Without knowing much about Angel Gardner’s traumatic life, judges chose her to represent the city for the next year, citing the power of her verse.

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Until recently, Angel Gardner, 19, lived in a tent off Eastlake Avenue East with a half-dozen other homeless youths. She never finished high school, but for the next year will represent Seattle as the city’s Youth Poet Laureate.

Gardner’s lack of housing and education is common for young people who grow up in foster care in Washington, nearly 25 percent of whom end up homeless. Gardner, removed from her parents’ care at age 5, bounced through nearly 30 placements, she said, before aging out of the system at 18, and has been without a permanent place to live for the past two years. Only once since childhood has she known any home longer than six months.

All the more astounding, then, that a panel of writers at Seattle Arts and Lectures, unaware of most of these details, selected her for the city’s poetry award, a yearlong appointment and part of a national campaign that includes a book deal with Penmanship Books in New York City.

Last year’s winner, Leija Farr, joined best-selling novelists Jess Walter and Sherman Alexie on stage for a live podcast and has almost sold out her first book printing.

Gardner’s poems — explicit and raw on matters of race, homelessness and abuse — “feel urgent when you read them, in a way that seems important for folks to pay attention to,” said one of the judges, Aaron Counts.

“There are so many skilled poets, but finding those poets who are dedicated to encouraging people to address social issues, yes, that was important to us.”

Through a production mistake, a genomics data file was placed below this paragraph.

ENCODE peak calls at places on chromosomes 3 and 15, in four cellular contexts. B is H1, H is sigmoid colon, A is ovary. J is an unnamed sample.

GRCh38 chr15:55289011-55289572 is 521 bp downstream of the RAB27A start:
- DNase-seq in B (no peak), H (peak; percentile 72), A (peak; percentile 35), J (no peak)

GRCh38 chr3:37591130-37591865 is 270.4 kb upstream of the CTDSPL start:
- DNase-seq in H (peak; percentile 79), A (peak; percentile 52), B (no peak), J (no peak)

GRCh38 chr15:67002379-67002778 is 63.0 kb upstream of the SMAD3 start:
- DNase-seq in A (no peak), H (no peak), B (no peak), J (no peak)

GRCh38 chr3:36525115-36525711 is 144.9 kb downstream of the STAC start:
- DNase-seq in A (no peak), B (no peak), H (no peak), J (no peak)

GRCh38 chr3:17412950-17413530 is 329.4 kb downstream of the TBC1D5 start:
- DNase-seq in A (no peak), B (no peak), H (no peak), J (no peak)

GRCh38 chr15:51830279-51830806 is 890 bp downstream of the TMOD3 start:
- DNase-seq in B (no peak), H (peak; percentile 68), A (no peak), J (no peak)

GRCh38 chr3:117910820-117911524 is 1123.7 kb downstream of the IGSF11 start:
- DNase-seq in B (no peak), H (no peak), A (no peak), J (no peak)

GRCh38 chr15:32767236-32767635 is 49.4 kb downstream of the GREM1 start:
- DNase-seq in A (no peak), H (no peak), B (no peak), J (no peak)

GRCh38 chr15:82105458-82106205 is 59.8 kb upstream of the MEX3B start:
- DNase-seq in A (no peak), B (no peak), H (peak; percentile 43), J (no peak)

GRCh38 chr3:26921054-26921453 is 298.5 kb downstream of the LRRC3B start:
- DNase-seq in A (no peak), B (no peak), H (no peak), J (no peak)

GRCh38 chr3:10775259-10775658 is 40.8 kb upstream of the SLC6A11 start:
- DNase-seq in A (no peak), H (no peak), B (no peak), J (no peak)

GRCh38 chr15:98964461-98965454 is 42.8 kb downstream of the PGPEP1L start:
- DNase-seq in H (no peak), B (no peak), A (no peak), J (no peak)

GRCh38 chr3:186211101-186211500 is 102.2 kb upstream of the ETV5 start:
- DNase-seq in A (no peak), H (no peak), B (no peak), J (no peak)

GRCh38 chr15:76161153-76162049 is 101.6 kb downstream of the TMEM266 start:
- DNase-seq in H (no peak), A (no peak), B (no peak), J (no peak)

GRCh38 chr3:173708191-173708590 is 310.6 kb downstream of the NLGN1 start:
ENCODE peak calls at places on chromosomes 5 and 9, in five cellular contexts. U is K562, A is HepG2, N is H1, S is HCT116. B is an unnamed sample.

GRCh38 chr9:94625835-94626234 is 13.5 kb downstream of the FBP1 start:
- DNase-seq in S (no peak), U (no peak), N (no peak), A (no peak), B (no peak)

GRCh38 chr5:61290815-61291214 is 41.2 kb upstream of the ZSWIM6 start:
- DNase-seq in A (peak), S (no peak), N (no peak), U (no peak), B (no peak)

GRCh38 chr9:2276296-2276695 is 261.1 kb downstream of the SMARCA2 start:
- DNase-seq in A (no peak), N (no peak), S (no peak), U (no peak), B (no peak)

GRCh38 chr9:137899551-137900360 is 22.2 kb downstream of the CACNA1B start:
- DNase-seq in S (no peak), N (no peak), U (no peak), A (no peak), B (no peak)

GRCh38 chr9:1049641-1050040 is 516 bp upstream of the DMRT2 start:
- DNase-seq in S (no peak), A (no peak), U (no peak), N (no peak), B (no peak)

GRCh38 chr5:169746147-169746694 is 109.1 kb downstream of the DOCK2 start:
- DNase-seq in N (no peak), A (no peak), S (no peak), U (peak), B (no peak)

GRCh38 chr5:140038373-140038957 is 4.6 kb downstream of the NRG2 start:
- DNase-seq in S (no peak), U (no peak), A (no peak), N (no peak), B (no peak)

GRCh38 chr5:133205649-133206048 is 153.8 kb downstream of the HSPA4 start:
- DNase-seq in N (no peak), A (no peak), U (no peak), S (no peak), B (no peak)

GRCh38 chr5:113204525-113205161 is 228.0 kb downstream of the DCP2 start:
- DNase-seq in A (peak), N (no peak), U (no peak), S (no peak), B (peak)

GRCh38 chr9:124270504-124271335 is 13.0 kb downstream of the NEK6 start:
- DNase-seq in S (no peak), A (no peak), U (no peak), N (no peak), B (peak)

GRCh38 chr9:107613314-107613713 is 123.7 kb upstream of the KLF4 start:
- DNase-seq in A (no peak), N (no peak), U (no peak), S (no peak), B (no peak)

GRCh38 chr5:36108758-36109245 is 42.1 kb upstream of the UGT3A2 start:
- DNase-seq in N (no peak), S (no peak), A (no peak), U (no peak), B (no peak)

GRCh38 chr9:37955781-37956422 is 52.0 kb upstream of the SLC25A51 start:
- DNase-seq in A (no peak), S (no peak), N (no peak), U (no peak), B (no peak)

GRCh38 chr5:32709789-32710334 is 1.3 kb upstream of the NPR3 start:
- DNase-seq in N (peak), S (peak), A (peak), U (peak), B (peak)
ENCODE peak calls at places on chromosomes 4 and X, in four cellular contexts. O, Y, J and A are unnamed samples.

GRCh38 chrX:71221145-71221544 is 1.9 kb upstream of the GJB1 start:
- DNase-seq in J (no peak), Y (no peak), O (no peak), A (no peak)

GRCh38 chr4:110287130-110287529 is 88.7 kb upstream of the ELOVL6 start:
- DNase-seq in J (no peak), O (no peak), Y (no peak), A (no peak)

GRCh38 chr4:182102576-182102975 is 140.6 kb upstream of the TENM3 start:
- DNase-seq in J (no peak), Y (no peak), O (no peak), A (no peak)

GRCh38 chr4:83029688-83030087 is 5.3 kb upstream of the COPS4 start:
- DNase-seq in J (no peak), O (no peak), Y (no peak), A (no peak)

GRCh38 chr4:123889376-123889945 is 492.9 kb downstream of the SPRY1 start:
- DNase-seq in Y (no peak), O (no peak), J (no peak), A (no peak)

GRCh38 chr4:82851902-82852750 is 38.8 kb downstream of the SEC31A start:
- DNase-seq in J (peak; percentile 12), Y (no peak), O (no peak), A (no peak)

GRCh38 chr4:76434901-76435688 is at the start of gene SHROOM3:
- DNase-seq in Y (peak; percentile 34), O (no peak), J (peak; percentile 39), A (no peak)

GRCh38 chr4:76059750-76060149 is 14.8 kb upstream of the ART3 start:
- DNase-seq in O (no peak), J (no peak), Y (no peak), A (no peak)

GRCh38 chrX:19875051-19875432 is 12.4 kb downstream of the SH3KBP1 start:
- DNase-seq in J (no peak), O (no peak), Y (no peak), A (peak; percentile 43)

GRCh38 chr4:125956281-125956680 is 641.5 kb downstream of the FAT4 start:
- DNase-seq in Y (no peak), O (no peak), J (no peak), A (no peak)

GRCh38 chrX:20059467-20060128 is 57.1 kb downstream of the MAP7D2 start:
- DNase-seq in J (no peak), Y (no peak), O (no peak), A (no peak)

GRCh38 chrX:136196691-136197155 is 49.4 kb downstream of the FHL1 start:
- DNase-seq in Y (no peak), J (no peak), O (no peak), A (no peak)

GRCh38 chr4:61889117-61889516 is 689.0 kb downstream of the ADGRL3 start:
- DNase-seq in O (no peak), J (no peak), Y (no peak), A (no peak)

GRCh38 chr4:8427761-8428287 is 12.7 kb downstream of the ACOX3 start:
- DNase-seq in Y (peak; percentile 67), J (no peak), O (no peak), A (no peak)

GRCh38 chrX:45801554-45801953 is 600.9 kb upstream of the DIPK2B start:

Born in Seattle’s Central District, Gardner was removed from her parents’ home after authorities said she was being abused, injuries she referred to publicly as a 12-year-old in a writing program operated by the youth group Friends of Children. She began sending poetry to the Pongo Teen Writing website soon afterward and has not stopped since.

“I would say about 30 percent of the poems we receive on the website are from Angel,” said Eli Hastings, associate director of the nonprofit, who responded to each and every piece. “Her body of work is just astounding.”

School, however, has been less consistent. Gardner, who taught herself to love books as a child by reading “The Secret Garden,” drifted through Cleveland High School, then Highline High, before dropping out of Auburn Mountainview High School at 17.

Often, she writes while riding the bus, or on public computers, or wherever she can grab an hour of peace. That is perhaps the most difficult part of being homeless, Gardner says: the lack of a secure place to rest, to sleep, to ease past minute-by-minute survival and explore something larger.

“Getting my stuff published is going to be amazing, just to have a hard copy,” said Gardner, who lives, currently, at the New Horizons transitional shelter, in a cubicle whose only privacy is a filmy shower curtain.

Writing was pivotal to moving Gardner from a girl frozen in anger toward the young woman she is today — weeks away from renting her own apartment, with money she earns through two part-time jobs.

“That girl does not give up,” said Robin Brownstein, a psychotherapist, who first encountered Gardner through a youth-writing group and has been among the only consistent adults in her life for the past seven years.

“She is tenacious as all hell. That girl is a fighter. She has fought tooth and nail to survive, and she has built a life for herself,” Brownstein said. “Honestly, she’s a badass.”

Despite her toughness, Gardner was unprepared to be seen as a poet worthy of national attention. She had planned to read her work, live, as a finalist in the Poet Laureate competition, then return happily to her bed at New Horizons.

Instead, Gardner heard her name called as the winner, and cried.